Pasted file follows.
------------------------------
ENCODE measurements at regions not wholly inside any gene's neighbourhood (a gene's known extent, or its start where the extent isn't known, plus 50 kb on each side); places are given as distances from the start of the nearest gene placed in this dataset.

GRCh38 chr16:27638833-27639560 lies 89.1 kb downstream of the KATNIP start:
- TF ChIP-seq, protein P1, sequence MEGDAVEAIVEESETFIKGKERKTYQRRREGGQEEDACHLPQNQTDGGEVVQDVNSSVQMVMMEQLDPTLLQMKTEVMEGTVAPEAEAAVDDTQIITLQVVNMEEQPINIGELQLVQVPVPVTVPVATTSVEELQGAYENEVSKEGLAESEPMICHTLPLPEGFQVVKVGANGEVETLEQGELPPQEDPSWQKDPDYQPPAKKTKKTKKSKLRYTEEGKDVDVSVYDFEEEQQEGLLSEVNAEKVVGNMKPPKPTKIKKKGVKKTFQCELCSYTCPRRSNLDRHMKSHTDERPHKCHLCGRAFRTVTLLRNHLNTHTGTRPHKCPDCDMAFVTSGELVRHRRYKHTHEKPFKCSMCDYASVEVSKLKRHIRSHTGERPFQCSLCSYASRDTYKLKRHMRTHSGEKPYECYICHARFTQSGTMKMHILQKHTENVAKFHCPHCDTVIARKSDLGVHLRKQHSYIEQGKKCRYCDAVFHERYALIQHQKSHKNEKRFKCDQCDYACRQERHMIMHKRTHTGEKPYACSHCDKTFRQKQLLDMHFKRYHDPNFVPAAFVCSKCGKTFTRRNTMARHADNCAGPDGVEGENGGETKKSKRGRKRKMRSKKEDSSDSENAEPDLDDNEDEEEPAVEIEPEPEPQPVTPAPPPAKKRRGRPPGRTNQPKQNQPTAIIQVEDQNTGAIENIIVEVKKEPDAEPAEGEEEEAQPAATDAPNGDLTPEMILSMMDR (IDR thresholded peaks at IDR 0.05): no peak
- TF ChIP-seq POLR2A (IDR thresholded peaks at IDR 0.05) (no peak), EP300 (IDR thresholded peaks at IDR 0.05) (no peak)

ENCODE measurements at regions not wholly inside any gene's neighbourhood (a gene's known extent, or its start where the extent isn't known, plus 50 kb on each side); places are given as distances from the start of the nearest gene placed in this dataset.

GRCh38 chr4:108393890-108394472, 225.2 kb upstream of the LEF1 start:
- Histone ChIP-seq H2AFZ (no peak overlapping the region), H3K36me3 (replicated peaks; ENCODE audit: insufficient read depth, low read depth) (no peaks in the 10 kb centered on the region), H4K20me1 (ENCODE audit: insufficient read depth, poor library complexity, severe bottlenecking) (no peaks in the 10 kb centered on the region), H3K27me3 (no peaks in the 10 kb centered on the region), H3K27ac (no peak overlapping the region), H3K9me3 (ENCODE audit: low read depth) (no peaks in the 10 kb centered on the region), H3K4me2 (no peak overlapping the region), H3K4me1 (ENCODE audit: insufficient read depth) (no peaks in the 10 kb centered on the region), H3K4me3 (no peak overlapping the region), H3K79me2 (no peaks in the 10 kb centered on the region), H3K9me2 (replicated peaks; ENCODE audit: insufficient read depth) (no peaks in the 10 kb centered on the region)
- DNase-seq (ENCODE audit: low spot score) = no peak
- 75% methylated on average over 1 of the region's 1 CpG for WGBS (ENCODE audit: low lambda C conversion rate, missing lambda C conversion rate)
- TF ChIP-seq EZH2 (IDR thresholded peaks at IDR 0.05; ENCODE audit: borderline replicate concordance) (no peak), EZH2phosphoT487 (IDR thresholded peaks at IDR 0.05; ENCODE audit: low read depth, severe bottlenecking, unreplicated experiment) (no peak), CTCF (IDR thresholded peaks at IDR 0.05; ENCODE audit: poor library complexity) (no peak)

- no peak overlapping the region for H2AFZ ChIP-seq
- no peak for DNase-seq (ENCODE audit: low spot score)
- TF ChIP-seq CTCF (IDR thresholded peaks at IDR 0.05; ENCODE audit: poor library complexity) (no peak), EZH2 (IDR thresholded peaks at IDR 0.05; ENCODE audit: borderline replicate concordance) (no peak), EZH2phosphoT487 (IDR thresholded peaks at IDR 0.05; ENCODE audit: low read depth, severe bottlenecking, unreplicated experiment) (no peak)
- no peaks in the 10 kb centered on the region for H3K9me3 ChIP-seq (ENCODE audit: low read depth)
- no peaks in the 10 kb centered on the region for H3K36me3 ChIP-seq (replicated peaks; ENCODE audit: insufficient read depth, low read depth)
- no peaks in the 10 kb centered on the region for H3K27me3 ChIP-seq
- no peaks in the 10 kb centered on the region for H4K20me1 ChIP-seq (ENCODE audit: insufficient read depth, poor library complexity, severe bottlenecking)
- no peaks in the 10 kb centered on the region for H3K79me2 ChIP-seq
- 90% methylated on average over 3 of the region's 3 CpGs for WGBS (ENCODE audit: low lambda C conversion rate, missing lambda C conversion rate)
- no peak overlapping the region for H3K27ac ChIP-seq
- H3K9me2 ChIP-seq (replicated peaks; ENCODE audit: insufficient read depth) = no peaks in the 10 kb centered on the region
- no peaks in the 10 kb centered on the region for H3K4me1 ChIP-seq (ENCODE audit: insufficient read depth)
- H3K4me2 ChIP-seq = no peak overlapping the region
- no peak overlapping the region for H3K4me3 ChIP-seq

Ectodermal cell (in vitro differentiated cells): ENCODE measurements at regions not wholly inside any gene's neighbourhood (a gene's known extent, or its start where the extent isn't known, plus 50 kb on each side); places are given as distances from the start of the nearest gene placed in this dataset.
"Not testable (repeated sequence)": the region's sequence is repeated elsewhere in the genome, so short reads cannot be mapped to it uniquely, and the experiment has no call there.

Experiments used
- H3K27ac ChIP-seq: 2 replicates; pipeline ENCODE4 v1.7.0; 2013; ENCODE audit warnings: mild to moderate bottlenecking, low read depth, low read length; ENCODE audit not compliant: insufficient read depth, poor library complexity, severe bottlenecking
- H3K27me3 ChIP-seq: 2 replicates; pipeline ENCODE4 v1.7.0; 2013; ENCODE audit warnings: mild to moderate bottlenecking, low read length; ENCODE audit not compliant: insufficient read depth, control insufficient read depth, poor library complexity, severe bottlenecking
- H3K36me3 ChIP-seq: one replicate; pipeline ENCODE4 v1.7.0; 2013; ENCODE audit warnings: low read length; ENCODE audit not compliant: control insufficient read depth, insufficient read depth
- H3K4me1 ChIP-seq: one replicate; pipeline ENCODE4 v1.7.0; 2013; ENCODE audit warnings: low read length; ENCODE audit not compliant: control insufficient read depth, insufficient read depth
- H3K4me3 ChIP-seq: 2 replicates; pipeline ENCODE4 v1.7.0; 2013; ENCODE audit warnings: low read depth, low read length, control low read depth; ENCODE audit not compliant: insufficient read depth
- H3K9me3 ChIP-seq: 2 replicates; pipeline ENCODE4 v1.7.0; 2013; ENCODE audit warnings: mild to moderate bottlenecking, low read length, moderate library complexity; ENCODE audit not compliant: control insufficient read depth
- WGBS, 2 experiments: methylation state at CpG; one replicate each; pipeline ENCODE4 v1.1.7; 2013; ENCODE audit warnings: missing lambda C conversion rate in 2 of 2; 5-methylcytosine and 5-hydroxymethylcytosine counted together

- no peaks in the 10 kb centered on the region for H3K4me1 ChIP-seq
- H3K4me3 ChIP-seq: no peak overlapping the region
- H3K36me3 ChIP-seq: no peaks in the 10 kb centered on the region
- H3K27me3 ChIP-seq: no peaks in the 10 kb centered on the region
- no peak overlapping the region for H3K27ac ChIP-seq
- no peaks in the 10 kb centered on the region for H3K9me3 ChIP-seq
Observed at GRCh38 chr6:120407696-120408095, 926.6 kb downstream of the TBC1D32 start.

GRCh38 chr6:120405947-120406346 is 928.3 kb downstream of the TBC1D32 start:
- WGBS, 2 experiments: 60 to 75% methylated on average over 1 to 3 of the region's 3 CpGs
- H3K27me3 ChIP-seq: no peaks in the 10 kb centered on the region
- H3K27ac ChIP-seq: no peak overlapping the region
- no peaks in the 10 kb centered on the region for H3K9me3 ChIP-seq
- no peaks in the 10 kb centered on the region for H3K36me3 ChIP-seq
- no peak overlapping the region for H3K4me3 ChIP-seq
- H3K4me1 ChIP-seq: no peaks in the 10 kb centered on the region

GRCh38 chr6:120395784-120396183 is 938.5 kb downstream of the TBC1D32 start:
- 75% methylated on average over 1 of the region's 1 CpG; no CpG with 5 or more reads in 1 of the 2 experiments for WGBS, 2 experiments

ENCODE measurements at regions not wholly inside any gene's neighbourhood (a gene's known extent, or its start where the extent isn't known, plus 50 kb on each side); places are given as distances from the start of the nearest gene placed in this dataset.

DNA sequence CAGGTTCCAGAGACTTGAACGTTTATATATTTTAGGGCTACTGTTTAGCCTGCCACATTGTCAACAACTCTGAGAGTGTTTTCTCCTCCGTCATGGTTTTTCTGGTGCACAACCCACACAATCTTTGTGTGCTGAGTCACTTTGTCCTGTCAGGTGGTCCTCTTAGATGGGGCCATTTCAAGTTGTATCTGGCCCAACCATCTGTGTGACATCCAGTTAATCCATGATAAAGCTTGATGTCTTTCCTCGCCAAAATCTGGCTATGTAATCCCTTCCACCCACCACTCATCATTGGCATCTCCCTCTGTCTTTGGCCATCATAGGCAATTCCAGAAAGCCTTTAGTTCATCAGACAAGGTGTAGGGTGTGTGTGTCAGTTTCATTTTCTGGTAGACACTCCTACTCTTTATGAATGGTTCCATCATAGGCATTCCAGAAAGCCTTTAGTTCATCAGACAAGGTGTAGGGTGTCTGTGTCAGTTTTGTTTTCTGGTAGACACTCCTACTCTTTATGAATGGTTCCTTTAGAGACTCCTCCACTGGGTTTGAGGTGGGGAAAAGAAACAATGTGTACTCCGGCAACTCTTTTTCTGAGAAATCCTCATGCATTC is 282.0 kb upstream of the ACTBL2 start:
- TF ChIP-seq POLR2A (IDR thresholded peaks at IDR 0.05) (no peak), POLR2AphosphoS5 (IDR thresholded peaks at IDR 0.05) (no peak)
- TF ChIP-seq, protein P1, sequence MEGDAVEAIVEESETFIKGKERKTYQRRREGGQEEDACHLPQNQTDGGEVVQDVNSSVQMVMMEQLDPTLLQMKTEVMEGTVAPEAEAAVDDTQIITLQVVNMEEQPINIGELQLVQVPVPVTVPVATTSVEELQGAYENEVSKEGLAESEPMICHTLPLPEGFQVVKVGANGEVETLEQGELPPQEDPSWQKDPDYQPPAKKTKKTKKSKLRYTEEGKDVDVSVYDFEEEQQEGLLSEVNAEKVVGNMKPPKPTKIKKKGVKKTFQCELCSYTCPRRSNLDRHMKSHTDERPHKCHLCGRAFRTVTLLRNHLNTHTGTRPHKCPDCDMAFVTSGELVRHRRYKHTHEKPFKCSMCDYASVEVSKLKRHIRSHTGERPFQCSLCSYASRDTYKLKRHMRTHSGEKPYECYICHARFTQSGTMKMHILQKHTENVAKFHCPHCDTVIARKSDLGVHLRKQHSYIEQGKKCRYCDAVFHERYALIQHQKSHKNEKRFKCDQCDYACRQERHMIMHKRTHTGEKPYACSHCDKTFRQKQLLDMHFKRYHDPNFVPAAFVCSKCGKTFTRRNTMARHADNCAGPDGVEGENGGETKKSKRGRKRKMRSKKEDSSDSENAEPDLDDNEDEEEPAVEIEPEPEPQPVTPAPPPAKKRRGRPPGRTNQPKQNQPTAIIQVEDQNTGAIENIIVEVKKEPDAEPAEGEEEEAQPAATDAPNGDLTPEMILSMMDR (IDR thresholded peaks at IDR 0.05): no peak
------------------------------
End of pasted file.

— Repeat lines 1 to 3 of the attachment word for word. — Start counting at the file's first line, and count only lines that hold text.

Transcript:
ENCODE measurements at regions not wholly inside any gene's neighbourhood (a gene's known extent, or its start where the extent isn't known, plus 50 kb on each side); places are given as distances from the start of the nearest gene placed in this dataset.

GRCh38 chr16:27638833-27639560 lies 89.1 kb downstream of the KATNIP start:
- TF ChIP-seq, protein P1, sequence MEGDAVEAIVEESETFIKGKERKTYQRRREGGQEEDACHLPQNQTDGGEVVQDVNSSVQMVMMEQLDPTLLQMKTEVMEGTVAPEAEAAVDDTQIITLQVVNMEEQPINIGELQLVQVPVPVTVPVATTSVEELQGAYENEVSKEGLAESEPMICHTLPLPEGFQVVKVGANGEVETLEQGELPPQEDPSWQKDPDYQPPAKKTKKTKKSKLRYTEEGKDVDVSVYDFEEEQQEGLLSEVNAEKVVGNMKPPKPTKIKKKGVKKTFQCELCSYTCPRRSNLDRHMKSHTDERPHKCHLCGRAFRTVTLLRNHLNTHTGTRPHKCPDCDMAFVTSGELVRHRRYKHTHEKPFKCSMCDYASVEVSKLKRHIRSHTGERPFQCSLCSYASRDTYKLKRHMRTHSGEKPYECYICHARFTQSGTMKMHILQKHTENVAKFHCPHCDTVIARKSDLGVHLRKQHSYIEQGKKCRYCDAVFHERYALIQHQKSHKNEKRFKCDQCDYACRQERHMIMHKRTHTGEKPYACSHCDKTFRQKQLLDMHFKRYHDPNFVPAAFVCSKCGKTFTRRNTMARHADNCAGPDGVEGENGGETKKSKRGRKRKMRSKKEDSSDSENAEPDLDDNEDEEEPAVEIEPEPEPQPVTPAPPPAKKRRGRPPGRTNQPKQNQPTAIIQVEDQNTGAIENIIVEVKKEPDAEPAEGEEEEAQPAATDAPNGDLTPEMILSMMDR (IDR thresholded peaks at IDR 0.05): no peak